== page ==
To say that this is a pretty movie is an understatement. Largely shot on IMAX, that was lost to me as I waited until I could stream it on Amazon Prime ($5.99). However, the visual impact was stunning. When there was CG, it was seamless, and every frame was a painting.
One of the hard things about reviewing a historical period piece is that you already know how it ends, but unless you really focused on the beginning of the Second World War in school, you probably don’t realize just how poorly things went for the Allies at first. Nor do you know the kind of grit and determination that helped our European friends persevere and overcome. There’s a lot to be said about the impact of American reinforcements being integral to winning the war, but what I’m getting at is that there almost weren’t Allies there for us to reinforce! This movie does a masterful job of communicating both that despair, and the appreciation the for sacrifice those soldiers, sailors and airmen paid in order to hold back the enemy.
I really can’t recommend this movie highly enough if you’re interested in history. I wish I had seen it in the theater.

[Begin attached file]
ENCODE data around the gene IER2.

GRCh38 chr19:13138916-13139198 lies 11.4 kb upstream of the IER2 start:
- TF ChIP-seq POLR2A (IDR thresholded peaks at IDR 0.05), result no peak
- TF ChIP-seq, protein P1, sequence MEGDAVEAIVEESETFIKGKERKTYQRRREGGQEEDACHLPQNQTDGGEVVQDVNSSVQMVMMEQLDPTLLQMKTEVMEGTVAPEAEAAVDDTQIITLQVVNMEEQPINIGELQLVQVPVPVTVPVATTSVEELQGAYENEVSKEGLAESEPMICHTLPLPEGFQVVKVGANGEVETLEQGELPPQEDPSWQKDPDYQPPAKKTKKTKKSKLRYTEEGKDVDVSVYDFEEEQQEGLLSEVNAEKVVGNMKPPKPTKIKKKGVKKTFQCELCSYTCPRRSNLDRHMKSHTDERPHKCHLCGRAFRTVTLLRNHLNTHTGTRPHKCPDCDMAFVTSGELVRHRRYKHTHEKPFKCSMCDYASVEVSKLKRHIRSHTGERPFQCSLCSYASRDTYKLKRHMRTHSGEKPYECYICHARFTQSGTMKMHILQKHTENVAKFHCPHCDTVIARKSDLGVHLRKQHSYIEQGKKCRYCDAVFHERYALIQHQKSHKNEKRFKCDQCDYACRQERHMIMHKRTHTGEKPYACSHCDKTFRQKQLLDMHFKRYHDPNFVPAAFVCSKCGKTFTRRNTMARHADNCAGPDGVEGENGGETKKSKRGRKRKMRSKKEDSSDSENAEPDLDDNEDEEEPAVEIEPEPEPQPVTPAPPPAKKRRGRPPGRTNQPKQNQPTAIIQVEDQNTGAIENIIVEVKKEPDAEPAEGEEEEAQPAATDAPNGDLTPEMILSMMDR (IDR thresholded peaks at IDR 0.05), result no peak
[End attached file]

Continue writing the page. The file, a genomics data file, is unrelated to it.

The hardest part of logging into Netflix (or Hulu or whatever) is that there are a lot of movies you can stream, but are you sure you want to? Well, you can leave that decision up to your trusty intrepid movie reviewers now that Alan Smithee will also be reviewing things you can stream! You see, I play a lot of mindless video games on one of my computer’s monitors, while watching movies on the other. That means I watch a lot of streamed movies, and let me tell you, there is some real garbage out there. Here’s a review of what I consider a diamond in the rough: Bright on Netflix.
If ever there were a movie designed to make movie critics hate it, it’s Bright.